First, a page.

Ousted Olympus Corp. <7733.T> CEO Michael Woodford widened his bid for regulators to probe the endoscope maker's controversial payments to advisory firms by urging Japan's securities watchdog to investigate.

The deepening scandal prompted investors to sell Olympus's shares for a fifth straight day on Thursday and a Japanese ratings agency said it might downgrade the company's credit rating.

Olympus has lost close to half its market value in a matter of days, raising speculation it could become a takeover target.

The chief executive turned whistleblower told Reuters on Wednesday he had sent a letter to Japan's Securities and Exchange Surveillance Commission (SESC) to look into the abnormally high fees involved in Olympus's $2.2 billion acquisition of British medical equipment maker Gyrus in 2008.

Woodford, who was dismissed just two weeks into the job, took his case to British fraud investigators earlier this week since most of the Gyrus deal was paid for through an Olympus subsidiary in the UK.

The fees, equal to a third of the acquisition price, is stratospheric compared with an industry standard of 1 percent to 2 percent of a deal's value.

An SESC official declined to confirm whether it had received Woodford's correspondence, saying it does not comment on individual cases.

Any probe by the SESC could take months. If a breach of the Financial Instruments and Exchange Act is found, it could lead to a fine. In the case of a serious offence, the prosecutors' office could launch a criminal investigation.

Olympus, which announced on Friday that it had fired Woodford for poor management, acknowledged for the first time on Wednesday that it had paid the hefty fee to the advisers as part of the Gyrus takeover. But it declined to identify them and said it no longer knew of their whereabouts.

The 51-year-old, who had spent 30 years at Olympus, is now back in Britain. He identified the advisory firms as New York-based AXES America LLC and Axam Investments Ltd in the Cayman Islands.

In a September-dated letter to Olympus chairman Tsuyoshi Kikukawa, Woodford said he was staying away from Japan because he had been advised that his personal safety could be at risk.


Olympus's market value has slumped close to $4 billion since the company announced the dismissal of the executive, who as recently as October 1 had been praised in a company press release for his performance. Olympus is now worth around $4.9 billion.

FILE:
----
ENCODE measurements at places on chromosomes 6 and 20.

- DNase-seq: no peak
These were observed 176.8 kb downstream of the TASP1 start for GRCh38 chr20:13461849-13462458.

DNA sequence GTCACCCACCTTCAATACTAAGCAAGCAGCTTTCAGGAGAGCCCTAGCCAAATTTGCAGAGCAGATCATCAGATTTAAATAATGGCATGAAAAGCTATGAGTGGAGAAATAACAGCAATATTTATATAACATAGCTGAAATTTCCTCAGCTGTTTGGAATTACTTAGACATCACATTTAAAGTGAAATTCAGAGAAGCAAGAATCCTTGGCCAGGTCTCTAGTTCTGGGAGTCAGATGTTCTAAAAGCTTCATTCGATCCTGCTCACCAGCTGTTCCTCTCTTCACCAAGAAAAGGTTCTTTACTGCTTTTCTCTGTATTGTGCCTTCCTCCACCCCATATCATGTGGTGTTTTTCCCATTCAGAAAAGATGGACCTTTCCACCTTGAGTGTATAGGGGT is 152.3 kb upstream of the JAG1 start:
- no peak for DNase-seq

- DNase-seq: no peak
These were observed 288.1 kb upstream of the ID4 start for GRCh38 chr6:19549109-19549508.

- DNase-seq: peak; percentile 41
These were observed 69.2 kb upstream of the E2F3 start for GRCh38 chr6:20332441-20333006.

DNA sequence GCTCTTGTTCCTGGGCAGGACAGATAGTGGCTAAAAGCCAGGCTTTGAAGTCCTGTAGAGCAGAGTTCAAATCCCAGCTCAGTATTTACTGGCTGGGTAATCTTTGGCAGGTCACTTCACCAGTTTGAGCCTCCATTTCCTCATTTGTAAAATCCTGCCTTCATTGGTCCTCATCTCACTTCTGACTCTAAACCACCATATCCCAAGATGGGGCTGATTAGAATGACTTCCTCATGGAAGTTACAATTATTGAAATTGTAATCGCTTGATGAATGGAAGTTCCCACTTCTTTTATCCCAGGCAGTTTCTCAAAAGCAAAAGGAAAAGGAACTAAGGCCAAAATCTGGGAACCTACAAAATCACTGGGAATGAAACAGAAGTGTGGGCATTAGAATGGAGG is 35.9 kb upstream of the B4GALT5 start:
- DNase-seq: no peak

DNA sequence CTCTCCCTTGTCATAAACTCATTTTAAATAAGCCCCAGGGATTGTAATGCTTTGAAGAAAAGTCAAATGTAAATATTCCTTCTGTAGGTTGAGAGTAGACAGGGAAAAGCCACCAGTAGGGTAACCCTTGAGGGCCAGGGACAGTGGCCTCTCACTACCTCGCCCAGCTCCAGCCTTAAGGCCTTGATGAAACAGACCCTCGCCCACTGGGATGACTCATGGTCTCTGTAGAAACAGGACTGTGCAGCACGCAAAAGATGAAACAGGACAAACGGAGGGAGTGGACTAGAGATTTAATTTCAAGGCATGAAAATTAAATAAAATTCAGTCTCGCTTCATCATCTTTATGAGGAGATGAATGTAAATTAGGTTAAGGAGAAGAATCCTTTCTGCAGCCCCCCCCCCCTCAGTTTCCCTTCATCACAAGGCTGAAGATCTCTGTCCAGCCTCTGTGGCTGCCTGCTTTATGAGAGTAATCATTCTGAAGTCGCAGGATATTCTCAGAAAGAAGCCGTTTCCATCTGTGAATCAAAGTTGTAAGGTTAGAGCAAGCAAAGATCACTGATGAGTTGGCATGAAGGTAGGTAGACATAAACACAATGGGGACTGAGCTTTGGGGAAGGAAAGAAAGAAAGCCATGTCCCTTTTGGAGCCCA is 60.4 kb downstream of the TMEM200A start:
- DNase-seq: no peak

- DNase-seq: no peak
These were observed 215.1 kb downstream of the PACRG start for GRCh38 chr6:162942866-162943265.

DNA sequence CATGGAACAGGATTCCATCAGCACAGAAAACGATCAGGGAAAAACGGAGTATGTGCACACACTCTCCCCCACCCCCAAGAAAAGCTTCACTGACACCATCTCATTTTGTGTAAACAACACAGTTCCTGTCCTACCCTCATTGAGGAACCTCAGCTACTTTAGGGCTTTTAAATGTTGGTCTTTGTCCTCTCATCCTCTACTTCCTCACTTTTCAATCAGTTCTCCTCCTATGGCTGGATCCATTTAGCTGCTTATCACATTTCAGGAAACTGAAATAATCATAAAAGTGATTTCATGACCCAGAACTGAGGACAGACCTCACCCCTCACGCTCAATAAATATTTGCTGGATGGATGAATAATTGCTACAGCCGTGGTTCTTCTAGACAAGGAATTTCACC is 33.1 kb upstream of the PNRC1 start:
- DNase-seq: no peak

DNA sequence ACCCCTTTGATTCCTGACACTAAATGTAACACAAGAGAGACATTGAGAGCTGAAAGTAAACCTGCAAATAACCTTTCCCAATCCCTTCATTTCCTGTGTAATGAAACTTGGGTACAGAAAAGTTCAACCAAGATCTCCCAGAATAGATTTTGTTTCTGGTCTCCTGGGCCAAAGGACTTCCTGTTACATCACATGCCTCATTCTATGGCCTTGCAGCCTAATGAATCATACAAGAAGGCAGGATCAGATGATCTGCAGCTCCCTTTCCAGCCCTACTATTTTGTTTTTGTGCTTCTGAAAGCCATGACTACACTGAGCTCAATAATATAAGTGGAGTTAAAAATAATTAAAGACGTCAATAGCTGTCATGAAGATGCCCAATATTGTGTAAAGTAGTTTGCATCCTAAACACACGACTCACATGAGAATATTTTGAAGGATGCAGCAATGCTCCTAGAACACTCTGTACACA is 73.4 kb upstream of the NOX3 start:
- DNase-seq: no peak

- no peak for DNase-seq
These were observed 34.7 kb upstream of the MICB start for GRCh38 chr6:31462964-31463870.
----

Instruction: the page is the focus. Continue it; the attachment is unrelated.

Shares of Olympus fell 4.9 percent on Thursday, the fifth day of losses.

Olympus could be an attractive acquisition target if the share price drops enough and it clears up the uncertainties about potential legal challenges. Olympus has decent free cash flow, said CLSA analysts in a note.

Olympus dominates the global flexible endoscope market, and there are many companies that would like to enter the lucrative medical-equipment business.

Woodford has called on Olympus's shareholders to demand the removal of the board and a detailed examination of all the company's acquisitions over the past decade.

Under the spotlight is 73.4 billion yen ($956 million) paid by Olympus for acquiring three small Japanese firms-- News Chef Co Ltd, which makes microwaveable cookware, Altis Co Ltd, which recycles medical waste, and on-line cosmetics firm Humalabo Co Ltd.

Olympus wrote down 75 percent of the value of the firms, which are all based in the same Tokyo building and employ a total of about 130 people, in the fiscal year it had bought them.

The deals alongside the Gyrus takeover have resulted in $1.3 billion destruction of shareholder value, Woodford says.

Japanese ratings agency R&I on Thursday said it had put Olympus's credit rating on watch for a possible downgrade because of the management turmoil.

R&I has an A-rating on Olympus, suggesting high creditworthiness. It had affirmed the rating on August 29 but with a negative outlook.

Olympus is highly geared, with net debt-to-equity ratio running at almost 300 percent, CLSA analysts said.

Outstanding debt is $4.9 billion, most of which is made up by loans, Thomson Reuters Credit Views showed.

All of the company's bonds are privately placed and so do not trade very often.

A structural credit risk model from Thomson Reuters Starmine that assigns a credit rating based in part on equity market volatility and the Olympus's market value as of October 19 applied a BB-rating to the company, implying a ranking below investment grade, or junk.

That rating was also the lowest among the company's competitors on Starmine.

Olympus is set to unveil its July-September earnings on November 8 and Chairman Kikukawa, accused by Woodford of running the company like a total emperor system, is set to speak on global social responsibility on October 25 at a form sponsored by the Nikkei newspaper. ($1=76.78 yen)

(Reporting by Hideyuki Sano, Lisa Twaronite, James Topham and Noriyuki Hirata and Kevin Plumberg. Writing by Tim Kelly and Isabel Reynolds; Editing by Miyoung Kim and Neil Fullick)